Another perceptible increase in Target2 balances has been apparent in the Eurozone for months. While this trend is caused primarily by the PSPP and less by acute capital flight, as was the case in 2012, public discussion is focusing, above all, on the risks to creditors and debtors.
The financial risks, which would arise – hypothetically speaking – from a withdrawal from the EMU by a country with substantial Target2 liabilities, such as Italy, would be quite considerable. Should the country withdrawing from the EMU not settle the debts, the ECB’s financial buffer, as the creditor of the receivable, would be scarcely sufficient to absorb the loss. Although the ECB can operate even with negative equity, the national central banks as shareholders would intervene, but the risk buffer of all banks would not be sufficient to absorb the loss. While the Bundesbank and the Banque de France have a sufficiently generous risk buffer, the Banco de España, for instance, could find itself in difficulties. Ultimately, it would be up to the government in Madrid to decide whether it wanted to support the bank to the tune of double-digit billions.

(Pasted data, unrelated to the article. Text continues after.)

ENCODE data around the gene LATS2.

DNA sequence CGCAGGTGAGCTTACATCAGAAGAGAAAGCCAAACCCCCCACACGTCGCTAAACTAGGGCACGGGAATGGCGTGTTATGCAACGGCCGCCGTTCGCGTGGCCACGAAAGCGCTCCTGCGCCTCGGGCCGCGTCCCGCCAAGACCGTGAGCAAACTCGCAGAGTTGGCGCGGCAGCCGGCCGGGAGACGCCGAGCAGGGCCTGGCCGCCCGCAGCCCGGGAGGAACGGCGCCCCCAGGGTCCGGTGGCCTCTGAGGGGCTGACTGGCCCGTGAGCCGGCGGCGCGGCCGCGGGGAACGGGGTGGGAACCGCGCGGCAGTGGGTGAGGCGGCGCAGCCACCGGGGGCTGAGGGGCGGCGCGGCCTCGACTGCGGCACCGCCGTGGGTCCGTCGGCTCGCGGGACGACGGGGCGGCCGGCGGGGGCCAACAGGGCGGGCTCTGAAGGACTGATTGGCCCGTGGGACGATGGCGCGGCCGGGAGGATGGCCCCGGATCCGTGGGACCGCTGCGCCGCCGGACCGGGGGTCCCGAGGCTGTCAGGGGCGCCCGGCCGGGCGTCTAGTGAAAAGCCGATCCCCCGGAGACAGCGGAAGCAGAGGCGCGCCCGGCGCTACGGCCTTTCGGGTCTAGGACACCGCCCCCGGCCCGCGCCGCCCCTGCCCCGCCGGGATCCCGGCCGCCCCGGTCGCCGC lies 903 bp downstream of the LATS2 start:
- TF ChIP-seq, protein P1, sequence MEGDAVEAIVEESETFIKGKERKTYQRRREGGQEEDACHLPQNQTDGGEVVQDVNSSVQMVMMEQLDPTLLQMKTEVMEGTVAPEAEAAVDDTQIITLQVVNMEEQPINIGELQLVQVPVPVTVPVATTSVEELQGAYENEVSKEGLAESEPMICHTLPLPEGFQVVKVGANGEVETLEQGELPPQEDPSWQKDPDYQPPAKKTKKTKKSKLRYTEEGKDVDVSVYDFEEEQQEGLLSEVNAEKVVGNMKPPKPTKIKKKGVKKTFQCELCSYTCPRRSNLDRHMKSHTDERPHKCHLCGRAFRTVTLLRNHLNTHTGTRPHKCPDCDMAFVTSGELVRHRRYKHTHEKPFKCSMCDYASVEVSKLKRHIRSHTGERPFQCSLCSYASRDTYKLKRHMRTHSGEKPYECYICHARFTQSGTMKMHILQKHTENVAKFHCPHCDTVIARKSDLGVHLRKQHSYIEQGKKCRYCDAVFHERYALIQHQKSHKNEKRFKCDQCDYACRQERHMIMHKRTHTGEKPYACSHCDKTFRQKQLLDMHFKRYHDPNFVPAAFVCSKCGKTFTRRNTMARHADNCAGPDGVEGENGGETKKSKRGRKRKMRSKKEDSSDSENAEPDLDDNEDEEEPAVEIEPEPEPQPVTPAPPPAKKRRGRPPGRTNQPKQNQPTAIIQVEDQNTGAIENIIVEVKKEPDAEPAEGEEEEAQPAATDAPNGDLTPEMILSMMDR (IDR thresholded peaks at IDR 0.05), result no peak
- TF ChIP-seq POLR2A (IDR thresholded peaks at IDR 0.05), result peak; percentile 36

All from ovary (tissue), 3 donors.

If, contrary to expectations, the entire EMU were to break up, the national central banks would possibly have to write-off their Target2 receivables entirely. In this case, this could have immense fiscal repercussions, most notably for Germany, the Netherlands and Finland. In the case of Luxembourg, it is likely to overwhelm the country entirely in fiscal terms. The current situation also harbours risk from the perspective of the Target2 debtors. Should the countries attempt in principle to settle their liabilities in the event of a withdrawal from the Eurozone, this would put the largest debtors, Italy, Portugal and Greece, in dire straits from a fiscal perspective. The countries would probably scarcely be able to absorb the losses of their respective central banks entirely, since their debt ratios would rise by up to 40%. If a country were to opt not to settle its Target2 liabilities for politically motivated renationalisation reasons, this would probably result in a long and onerous legal dispute and sharply increasing risk premiums, meaning that the country’s long-term debt sustainability would fall sharply. In an unfavourable situation, national bankruptcy would be threatened in the event of settlement just as much as in the event of a default on the Target2 liabilities because of the substantial increase in debt. In addition, smaller EMU countries would not be able fiscally to guarantee the liabilities of their central banks in the event of a large EMU country defaulting on its Target2 debts.